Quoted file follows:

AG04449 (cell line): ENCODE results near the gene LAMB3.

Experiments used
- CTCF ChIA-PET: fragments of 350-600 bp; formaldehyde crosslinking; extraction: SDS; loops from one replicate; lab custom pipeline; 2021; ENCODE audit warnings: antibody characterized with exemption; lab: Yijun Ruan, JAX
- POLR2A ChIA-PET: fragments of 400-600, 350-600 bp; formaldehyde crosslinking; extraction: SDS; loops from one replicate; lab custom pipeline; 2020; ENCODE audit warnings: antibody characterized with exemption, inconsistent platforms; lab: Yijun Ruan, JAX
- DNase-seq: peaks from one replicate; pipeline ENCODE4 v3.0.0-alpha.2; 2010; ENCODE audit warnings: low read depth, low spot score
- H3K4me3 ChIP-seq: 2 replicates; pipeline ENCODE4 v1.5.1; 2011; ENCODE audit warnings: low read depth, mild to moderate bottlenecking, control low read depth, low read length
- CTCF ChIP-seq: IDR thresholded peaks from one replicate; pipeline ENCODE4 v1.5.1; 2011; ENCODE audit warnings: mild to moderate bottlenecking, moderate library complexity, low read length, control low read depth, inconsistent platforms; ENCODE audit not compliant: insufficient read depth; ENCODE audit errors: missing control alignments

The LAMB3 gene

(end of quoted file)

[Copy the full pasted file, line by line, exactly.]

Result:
AG04449 (cell line): ENCODE results near the gene LAMB3.

Experiments used
- CTCF ChIA-PET: fragments of 350-600 bp; formaldehyde crosslinking; extraction: SDS; loops from one replicate; lab custom pipeline; 2021; ENCODE audit warnings: antibody characterized with exemption; lab: Yijun Ruan, JAX
- POLR2A ChIA-PET: fragments of 400-600, 350-600 bp; formaldehyde crosslinking; extraction: SDS; loops from one replicate; lab custom pipeline; 2020; ENCODE audit warnings: antibody characterized with exemption, inconsistent platforms; lab: Yijun Ruan, JAX
- DNase-seq: peaks from one replicate; pipeline ENCODE4 v3.0.0-alpha.2; 2010; ENCODE audit warnings: low read depth, low spot score
- H3K4me3 ChIP-seq: 2 replicates; pipeline ENCODE4 v1.5.1; 2011; ENCODE audit warnings: low read depth, mild to moderate bottlenecking, control low read depth, low read length
- CTCF ChIP-seq: IDR thresholded peaks from one replicate; pipeline ENCODE4 v1.5.1; 2011; ENCODE audit warnings: mild to moderate bottlenecking, moderate library complexity, low read length, control low read depth, inconsistent platforms; ENCODE audit not compliant: insufficient read depth; ENCODE audit errors: missing control alignments

The LAMB3 gene